Michael Ann Senser made her visit the next week. She was a feminist with a deep voice and a very masculine air. I talked to her at the informal coffee, and she struck me as someone right out of the Hitler Youth League: Order your execution with a smile and go back to eating lunch. George and I went to her presentation together. I watched his body language as he sat through her "vision for the school" presentation. Hey, I watched everybody's body language. They were intimidated, believe me.

This woman was flat out tough. She didn't say anything threatening, but she didn't have to. She made believers out of all of us. If they were looking for an ass-kicker, she would surely fill the bill. That made George's 3 to 2 seem like a pretty good handicapping job.

As we toddled toward the Garden Street Grill for a much needed cold one, George was mostly silent and pensive. Finally, his face was wreathed in smiles: "You know what? I think Steggles is behind the money on Senser. And I think I can start spending that hundred already."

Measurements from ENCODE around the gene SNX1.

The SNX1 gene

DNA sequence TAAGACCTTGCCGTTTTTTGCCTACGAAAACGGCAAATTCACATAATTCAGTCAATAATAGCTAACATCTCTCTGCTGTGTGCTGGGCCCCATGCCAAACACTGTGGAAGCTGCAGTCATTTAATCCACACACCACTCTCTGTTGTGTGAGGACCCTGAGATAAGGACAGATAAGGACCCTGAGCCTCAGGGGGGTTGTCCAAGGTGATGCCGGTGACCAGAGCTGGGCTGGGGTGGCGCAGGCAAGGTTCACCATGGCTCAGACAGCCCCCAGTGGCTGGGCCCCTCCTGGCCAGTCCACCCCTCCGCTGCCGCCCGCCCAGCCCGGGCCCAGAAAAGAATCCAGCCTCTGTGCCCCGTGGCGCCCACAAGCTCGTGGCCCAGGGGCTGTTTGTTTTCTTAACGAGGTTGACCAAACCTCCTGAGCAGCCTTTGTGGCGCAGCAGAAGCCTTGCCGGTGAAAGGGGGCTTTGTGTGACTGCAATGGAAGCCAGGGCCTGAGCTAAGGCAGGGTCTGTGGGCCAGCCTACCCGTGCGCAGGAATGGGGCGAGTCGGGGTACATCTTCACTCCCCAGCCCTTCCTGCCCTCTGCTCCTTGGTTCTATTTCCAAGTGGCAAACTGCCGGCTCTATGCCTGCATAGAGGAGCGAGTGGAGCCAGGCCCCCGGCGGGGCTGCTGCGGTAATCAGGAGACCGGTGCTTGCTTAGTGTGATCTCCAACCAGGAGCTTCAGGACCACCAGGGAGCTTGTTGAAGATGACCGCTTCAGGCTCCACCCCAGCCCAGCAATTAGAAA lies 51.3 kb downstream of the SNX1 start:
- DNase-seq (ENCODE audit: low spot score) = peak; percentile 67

"Maybe," I opined. "But you know Steggles. If he's got money on this gal, he won't let it go this easy. He'll probably find some way to get them to hire her. Watch out George, there'll be dirty work."

George drank a moody beer and pushed his glass across the bar for another. "The way I see it, I can't lose now. My two short handicappers and Meeks are all that are left in the field. The book's going to turn me a couple of hundred anyway."

"To quote Yogi, George, it ain't over til it's over. Wait til you see the next two candidates. And anyway, just because you didn't like this woman is no reason to count her out. Don't forget the power of affirmative action around here."

We didn't have to wait long for the next candidate. The next Tuesday, Wellford Arlington Smith trickled into town. Obviously Ivy League. The clothes, the voice, the moves solid Ivy. I have to say I didn't like him at all at our first meeting. The thought of having him as my boss's boss sent me back to my desk to find the latest copy of my resume. "If this guy wins," I thought, "I'm outta here."